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Eggnog Dreams

Time 1 hour 30 minutes
Yields Makes about 50
Packed with eggnog flavor courtesy of nutmeg and rum extract, these light and airy cookies are fit for the holidays.
(Silvia Razgova / For The Times; Prop styling by Kate Parisian)
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Inspired by Swedish drömmar (“dream”) cookies, these light-as-air, eggnog-flavored cookies are ideal for anyone who loves the creamy, spiced flavor of the holiday tipple. Egg yolks, nutmeg, a pinch of cloves and a splash of rum extract work together to intensify the flavor of eggnog in these cookies. They’re great on their own, but if you want to make the frosting, they make for beautiful “wreath” cookies, especially when coated in pearl or cream-colored dragées, sprinkles or sparkling sugar. The baker’s ammonia (see note below) can be found at King Arthur Baking Co. or on Amazon, but if you don’t want to procure it, baking powder will work as a substitute. However, it will give the cookie a chewier texture rather than the crisp and delicately brittle one the baker’s ammonia provides.

For the cookie dough:
For the frosting and decorations (optional):
1

Heat the oven to 300 degrees. Line two large baking sheets with parchment paper. In a medium bowl, whisk together the almond flour, nutmeg, salt and cloves.

2

In the bowl of a stand mixer or in a large bowl and using a handheld mixer, combine the sugar and butter and beat on medium speed until pale and fluffy, about 3 minutes. Add the egg yolks one at a time, beating well between each addition, followed by the whole egg. Beat in the rum extract, if using.

3

Add the dry ingredients to the bowl and beat on low speed until just combined; turn off the mixer. Quickly measure out and sift the baker’s ammonia into the dough, then mix on low speed for 30 seconds to ensure it is evenly incorporated into the dough. Use a large silicone spatula to scrape down the sides of the bowl to ensure the dough is evenly mixed.

4

Using a 1/2-ounce ice cream scoop or tablespoon-size measuring spoon, scoop the dough and arrange the dough balls on the prepared baking sheets, spaced evenly apart (12 to each sheet).

5

Working with one sheet at a time, bake the cookies, rotating the sheet halfway through cooking, until they crack on top and are just beginning to brown at the edges, 20 to 22 minutes. Transfer the sheet to a wire rack and let the cookies cool completely on the sheet. Repeat with the second baking sheet and dough to make more cookies.

6

If using the frosting, combine the butter, nutmeg and salt in a bowl and beat on medium speed until smooth. Add the powdered sugar and beat until it forms a stiff frosting. With the mixer on low, pour in 3 tablespoons heavy cream and beat until the frosting is smooth and spreadable, adding the remaining tablespoon of cream, if needed. Scrape the frosting into a piping bag fitted with a 1/4-inch plain tip.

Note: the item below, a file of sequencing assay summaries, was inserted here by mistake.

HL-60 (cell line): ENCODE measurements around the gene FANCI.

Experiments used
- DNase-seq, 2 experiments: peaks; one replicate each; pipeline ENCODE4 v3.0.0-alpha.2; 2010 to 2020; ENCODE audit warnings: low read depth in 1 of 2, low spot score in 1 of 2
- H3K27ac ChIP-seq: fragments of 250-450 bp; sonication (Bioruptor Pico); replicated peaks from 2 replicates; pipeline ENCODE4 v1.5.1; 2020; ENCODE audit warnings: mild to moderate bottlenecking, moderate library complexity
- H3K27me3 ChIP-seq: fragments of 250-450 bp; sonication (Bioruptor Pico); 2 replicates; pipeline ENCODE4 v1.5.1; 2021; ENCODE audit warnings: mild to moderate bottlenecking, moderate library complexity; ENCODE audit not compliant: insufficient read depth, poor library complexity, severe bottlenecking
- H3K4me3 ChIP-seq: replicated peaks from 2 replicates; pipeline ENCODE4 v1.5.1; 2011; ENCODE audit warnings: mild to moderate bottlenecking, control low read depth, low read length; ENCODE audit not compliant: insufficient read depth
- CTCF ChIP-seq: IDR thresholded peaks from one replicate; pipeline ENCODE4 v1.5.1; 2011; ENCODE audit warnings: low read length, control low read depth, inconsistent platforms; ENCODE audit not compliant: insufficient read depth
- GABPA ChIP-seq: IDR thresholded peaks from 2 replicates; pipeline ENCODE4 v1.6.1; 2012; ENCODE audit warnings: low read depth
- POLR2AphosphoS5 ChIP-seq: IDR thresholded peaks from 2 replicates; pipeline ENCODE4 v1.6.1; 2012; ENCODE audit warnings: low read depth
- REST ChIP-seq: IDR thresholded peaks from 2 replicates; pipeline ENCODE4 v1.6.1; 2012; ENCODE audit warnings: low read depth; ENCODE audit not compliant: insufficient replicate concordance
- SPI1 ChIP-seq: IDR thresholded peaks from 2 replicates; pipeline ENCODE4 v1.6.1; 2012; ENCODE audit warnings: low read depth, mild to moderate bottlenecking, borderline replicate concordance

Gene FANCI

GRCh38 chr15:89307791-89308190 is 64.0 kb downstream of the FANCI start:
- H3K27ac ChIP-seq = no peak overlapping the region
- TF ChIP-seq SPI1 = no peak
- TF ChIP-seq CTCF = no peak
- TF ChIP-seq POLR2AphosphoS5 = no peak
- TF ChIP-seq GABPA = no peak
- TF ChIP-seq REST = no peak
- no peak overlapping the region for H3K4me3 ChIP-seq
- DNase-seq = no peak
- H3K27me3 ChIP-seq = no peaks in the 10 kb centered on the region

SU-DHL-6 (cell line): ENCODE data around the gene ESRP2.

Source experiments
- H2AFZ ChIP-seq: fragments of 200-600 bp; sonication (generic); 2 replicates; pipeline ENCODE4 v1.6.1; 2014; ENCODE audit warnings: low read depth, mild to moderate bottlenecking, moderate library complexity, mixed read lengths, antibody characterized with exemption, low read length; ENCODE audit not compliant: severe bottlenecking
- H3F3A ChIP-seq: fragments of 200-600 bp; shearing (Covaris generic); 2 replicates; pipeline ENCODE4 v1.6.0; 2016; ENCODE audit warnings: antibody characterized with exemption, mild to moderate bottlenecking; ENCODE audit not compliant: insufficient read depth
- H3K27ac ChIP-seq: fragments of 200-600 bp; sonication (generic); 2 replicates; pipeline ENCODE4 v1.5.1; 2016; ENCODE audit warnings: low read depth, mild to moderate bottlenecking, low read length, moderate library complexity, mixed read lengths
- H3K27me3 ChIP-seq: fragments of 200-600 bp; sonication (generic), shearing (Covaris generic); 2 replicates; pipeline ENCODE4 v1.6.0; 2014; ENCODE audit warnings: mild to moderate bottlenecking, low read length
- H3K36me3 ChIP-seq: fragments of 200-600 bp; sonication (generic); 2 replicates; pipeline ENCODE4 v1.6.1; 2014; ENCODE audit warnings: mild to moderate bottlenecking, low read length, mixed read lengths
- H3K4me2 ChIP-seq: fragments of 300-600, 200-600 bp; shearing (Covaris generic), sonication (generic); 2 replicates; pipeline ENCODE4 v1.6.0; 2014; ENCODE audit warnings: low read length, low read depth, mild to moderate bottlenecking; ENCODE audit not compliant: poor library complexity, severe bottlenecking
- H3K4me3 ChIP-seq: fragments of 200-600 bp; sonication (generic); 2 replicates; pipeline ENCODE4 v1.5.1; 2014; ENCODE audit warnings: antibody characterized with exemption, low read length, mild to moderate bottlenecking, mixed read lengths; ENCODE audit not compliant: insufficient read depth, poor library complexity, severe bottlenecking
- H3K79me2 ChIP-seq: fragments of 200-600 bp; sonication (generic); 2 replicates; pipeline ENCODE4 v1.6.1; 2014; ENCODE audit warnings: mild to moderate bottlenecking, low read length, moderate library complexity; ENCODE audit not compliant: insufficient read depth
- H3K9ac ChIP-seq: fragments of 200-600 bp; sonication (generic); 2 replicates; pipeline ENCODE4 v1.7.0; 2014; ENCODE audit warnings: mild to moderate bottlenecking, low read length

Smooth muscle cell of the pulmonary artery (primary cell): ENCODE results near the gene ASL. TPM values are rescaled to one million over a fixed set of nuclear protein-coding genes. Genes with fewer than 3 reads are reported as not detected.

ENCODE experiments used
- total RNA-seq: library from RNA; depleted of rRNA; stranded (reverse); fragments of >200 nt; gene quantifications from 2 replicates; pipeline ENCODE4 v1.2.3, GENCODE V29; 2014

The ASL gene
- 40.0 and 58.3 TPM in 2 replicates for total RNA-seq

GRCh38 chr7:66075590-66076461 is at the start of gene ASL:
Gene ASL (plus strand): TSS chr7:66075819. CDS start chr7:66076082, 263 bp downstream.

7

Pour the sprinkles into a wide, shallow bowl. Pipe a ring of frosting around the top edge of the cookies, creating a border. Pick up the cookie and dip the frosting ring gently in the bowl of sprinkles so they coat it completely and evenly. Return the cookie right side up to the baking sheet and let stand until the frosting stiffens and sets. Repeat with the remaining cookies.

Baker's ammonia
Before there was baking soda or baking powder, there was ammonium carbonate, or baker’s ammonia. A couple centuries ago, it was made from the distillation of oil from deer antlers (from whence it was known as, appropriately, hartshorn), and was used as a common leavening agent in many European baked goods. Commonly available in drug stores in the past, now it is virtually unheard-of because baking soda and baking powder do as good a job leavening cookies, as well as cakes and breads — and without ammonium carbonate’s distinct, well, odor.

Once the chief ingredient in smelling salts, ammonium carbonate has a stench that, if you own a cat, you are familiar with. (In Marcus Nilsson’s recipe for drömmar, or Swedish dream cookies, in his cookbook “The Nordic Baking Book” (Phaidon, 2018), he refers to the leavening agent as “piss salt.”) Thankfully, when heated, ammonium carbonate decomposes into two chemicals: carbon dioxide, which leavens the dough, and ammonia, which dissipates, leaving no aroma behind in the finished product. It works best in cookies and thin crackers where there’s plenty of surface area for the ammonia to dissipate and where an exceedingly crisp texture is desired.

Baker’s ammonia is still available to provide that authentic texture in old-school European baked goods, especially the aforementioned Swedish dream cookies, from which my Eggnog Dreams take their inspiration. The cookies are called dreams because they dissolve quickly in your mouth, thanks to their lighter-than-air texture and honeycomb-like crumb courtesy of the baker’s ammonia. Ammonium carbonate is available through King Arthur Baking Co. and on Amazon, but if you don’t want to go through the trouble of procuring it, you can easily substitute it with baking powder. However, the texture of the finished cookie will be crisp outside and slightly chewy inside as opposed to meltingly brittle and crisp throughout with the baker’s ammonia.

If you’re going to work with baker’s ammonia, though, know that now is a great time since you already have an item that will make handling it more pleasurable: a face mask. Simply put on your face mask and, to prevent any malodorous smell from lingering, open a window in your kitchen while measuring it and portioning and baking the dough.